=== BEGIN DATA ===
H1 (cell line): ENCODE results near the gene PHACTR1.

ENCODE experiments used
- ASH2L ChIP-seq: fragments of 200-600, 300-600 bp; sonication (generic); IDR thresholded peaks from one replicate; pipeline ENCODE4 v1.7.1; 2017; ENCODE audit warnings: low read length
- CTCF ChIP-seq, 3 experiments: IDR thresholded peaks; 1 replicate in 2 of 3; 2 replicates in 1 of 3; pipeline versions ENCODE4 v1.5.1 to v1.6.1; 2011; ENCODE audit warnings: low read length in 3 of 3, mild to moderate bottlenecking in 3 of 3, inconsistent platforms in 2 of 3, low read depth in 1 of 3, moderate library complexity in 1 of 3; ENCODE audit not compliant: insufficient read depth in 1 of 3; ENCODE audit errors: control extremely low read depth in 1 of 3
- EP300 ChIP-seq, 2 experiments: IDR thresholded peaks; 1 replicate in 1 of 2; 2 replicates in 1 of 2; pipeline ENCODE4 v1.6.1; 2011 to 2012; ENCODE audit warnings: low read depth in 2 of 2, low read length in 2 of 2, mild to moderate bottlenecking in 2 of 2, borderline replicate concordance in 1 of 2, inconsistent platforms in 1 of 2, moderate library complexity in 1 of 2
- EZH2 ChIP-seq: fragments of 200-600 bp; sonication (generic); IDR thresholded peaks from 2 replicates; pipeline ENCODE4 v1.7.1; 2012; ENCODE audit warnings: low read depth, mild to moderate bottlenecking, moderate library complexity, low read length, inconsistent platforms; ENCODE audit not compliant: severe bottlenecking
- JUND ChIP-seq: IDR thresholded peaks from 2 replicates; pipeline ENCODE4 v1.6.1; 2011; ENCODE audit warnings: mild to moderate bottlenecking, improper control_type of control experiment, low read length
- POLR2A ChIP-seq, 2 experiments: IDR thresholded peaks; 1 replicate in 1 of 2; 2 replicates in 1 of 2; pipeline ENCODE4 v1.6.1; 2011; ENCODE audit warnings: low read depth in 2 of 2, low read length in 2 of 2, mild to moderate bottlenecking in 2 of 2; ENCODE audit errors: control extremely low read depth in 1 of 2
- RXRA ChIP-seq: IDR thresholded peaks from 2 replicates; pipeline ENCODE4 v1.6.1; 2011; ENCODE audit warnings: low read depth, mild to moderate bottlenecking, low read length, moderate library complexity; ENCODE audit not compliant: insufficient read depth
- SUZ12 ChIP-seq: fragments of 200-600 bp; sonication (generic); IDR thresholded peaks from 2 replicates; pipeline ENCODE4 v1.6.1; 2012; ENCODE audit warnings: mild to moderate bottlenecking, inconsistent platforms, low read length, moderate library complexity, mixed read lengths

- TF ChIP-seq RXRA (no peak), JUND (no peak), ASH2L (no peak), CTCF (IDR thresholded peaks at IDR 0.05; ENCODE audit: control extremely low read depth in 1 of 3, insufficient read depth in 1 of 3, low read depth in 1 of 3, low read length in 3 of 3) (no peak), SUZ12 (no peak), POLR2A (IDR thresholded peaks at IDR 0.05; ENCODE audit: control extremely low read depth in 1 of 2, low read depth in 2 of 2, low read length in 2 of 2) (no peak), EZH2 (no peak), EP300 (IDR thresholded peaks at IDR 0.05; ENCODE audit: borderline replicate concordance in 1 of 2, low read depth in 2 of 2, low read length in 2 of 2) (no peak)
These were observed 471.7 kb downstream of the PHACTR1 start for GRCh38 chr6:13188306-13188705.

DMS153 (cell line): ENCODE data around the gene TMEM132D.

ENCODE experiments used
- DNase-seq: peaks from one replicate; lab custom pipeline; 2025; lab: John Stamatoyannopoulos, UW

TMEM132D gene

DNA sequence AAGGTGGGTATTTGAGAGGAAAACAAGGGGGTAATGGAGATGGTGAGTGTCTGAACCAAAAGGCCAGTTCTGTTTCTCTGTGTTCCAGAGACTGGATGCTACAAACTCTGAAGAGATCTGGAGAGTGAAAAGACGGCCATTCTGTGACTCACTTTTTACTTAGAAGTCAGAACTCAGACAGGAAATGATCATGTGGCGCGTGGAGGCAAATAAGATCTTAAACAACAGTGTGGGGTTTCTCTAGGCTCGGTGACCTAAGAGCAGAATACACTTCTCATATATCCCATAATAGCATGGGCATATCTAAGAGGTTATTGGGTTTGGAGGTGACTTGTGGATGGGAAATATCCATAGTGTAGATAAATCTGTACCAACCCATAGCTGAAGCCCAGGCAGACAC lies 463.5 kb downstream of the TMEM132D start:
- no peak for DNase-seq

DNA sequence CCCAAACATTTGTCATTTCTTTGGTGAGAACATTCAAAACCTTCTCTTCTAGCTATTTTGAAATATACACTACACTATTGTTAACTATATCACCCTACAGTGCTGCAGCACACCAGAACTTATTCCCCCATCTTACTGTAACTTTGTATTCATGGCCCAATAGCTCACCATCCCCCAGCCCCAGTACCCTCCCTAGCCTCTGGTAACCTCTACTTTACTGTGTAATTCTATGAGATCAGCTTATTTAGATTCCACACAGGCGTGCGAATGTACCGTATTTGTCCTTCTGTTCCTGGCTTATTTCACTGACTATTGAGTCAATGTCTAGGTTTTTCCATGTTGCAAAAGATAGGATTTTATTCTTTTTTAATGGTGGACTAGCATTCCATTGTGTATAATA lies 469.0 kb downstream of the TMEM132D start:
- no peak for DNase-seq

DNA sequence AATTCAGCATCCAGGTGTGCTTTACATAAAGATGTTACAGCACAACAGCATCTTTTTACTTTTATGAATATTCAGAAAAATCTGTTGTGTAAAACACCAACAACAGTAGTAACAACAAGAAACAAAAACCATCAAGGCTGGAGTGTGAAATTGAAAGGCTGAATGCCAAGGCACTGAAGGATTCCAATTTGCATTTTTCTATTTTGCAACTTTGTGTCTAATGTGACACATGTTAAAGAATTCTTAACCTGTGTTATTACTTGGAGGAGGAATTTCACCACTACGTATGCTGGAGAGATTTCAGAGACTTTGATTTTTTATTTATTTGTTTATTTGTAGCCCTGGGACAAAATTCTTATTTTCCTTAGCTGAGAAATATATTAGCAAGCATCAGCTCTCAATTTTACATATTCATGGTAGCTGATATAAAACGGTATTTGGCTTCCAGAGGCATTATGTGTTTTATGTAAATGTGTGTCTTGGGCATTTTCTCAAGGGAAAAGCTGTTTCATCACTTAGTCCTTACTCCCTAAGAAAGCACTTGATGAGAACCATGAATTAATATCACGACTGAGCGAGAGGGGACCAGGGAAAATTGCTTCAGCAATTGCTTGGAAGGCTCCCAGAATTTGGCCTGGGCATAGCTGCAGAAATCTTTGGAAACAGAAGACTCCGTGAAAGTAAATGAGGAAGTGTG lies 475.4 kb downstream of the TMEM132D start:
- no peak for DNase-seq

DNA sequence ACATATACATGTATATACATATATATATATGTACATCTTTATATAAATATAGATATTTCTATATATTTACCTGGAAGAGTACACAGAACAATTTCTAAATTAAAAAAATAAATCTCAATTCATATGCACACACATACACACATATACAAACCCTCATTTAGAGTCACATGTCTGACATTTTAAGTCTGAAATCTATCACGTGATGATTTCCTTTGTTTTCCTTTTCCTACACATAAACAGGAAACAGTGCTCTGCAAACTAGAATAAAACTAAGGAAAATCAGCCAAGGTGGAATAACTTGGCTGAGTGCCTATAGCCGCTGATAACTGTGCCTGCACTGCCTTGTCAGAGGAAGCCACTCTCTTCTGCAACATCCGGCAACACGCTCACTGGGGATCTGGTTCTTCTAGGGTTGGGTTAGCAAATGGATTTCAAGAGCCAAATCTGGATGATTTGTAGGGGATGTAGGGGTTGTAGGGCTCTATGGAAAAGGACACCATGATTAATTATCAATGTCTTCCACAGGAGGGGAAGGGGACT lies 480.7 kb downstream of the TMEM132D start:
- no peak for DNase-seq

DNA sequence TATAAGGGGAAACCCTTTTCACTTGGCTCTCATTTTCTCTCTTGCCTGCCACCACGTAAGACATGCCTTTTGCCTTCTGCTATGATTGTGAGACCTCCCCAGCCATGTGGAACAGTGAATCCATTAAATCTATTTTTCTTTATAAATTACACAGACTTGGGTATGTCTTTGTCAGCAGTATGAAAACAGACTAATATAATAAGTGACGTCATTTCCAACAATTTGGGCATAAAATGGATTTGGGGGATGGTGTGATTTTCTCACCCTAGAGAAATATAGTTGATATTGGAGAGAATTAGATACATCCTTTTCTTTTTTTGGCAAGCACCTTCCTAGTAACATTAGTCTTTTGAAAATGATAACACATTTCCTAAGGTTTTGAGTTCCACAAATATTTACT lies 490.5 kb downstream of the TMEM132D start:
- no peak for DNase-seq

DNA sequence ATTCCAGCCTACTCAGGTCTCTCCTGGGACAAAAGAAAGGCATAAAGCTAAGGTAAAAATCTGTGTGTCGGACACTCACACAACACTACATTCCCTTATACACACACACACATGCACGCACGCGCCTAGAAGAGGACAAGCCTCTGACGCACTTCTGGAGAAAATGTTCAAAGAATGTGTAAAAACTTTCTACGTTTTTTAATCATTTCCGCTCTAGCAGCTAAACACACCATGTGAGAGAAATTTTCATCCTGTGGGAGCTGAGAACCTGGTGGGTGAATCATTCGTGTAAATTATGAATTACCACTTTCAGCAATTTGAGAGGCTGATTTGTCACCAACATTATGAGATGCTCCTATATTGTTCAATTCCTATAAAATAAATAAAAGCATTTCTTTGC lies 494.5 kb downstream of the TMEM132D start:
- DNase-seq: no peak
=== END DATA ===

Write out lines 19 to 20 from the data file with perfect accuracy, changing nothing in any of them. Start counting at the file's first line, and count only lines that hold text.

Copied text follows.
DNA sequence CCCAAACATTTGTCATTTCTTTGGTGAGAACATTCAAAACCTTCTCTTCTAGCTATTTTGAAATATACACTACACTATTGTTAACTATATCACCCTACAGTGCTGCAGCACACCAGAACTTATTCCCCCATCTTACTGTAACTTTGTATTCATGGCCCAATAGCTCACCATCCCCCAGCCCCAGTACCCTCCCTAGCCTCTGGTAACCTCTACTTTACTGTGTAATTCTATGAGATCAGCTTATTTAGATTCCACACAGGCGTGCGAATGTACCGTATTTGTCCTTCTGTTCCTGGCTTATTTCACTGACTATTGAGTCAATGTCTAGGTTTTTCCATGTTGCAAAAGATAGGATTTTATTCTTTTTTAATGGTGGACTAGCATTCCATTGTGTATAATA lies 469.0 kb downstream of the TMEM132D start:
- no peak for DNase-seq